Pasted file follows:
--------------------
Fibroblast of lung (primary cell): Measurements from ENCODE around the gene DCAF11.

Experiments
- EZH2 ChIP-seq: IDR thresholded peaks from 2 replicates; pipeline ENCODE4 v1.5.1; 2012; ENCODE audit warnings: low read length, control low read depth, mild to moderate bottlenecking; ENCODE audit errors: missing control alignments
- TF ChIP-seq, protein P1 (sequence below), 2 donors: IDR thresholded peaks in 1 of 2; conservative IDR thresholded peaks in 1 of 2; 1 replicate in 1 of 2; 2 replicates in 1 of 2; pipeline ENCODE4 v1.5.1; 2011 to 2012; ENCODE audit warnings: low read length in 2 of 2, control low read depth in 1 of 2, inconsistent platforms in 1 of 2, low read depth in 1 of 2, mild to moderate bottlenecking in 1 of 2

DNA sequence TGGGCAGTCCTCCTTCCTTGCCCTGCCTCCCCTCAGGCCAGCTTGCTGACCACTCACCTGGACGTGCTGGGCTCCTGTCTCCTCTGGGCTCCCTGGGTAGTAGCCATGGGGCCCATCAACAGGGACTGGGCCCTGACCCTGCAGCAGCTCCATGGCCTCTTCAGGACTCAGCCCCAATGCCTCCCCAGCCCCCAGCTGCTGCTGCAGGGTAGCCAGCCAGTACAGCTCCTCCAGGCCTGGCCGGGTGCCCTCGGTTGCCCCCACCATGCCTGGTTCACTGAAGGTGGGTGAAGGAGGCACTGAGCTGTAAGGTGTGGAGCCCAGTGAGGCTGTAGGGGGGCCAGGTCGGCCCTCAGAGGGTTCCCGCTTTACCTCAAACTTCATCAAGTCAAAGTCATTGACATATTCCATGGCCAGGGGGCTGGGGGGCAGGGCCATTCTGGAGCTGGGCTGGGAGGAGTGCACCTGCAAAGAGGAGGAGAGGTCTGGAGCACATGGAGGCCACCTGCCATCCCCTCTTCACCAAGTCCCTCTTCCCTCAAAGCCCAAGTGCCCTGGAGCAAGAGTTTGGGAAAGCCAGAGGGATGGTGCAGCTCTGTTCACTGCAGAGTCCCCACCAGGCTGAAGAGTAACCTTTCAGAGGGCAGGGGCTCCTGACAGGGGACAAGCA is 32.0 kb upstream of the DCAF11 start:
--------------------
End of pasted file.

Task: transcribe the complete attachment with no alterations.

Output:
Fibroblast of lung (primary cell): Measurements from ENCODE around the gene DCAF11.

Experiments
- EZH2 ChIP-seq: IDR thresholded peaks from 2 replicates; pipeline ENCODE4 v1.5.1; 2012; ENCODE audit warnings: low read length, control low read depth, mild to moderate bottlenecking; ENCODE audit errors: missing control alignments
- TF ChIP-seq, protein P1 (sequence below), 2 donors: IDR thresholded peaks in 1 of 2; conservative IDR thresholded peaks in 1 of 2; 1 replicate in 1 of 2; 2 replicates in 1 of 2; pipeline ENCODE4 v1.5.1; 2011 to 2012; ENCODE audit warnings: low read length in 2 of 2, control low read depth in 1 of 2, inconsistent platforms in 1 of 2, low read depth in 1 of 2, mild to moderate bottlenecking in 1 of 2

DNA sequence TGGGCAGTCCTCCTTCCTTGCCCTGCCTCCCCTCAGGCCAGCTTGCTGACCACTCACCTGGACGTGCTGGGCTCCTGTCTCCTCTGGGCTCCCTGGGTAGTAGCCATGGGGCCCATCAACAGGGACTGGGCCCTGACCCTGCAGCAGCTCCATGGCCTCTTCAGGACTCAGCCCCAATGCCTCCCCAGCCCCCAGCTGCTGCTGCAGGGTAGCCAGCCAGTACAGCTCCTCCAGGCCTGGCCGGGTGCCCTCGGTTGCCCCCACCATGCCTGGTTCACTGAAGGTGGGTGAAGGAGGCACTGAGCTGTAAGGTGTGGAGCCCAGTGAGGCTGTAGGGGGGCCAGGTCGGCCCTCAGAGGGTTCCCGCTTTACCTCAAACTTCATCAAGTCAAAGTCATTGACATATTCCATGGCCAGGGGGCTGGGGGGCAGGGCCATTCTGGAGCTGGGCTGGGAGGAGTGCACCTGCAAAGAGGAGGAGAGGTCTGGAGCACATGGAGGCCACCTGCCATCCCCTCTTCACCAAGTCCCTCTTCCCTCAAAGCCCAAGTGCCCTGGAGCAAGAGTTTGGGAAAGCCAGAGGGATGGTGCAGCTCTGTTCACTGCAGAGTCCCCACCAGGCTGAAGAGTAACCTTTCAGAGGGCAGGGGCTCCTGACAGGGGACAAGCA is 32.0 kb upstream of the DCAF11 start: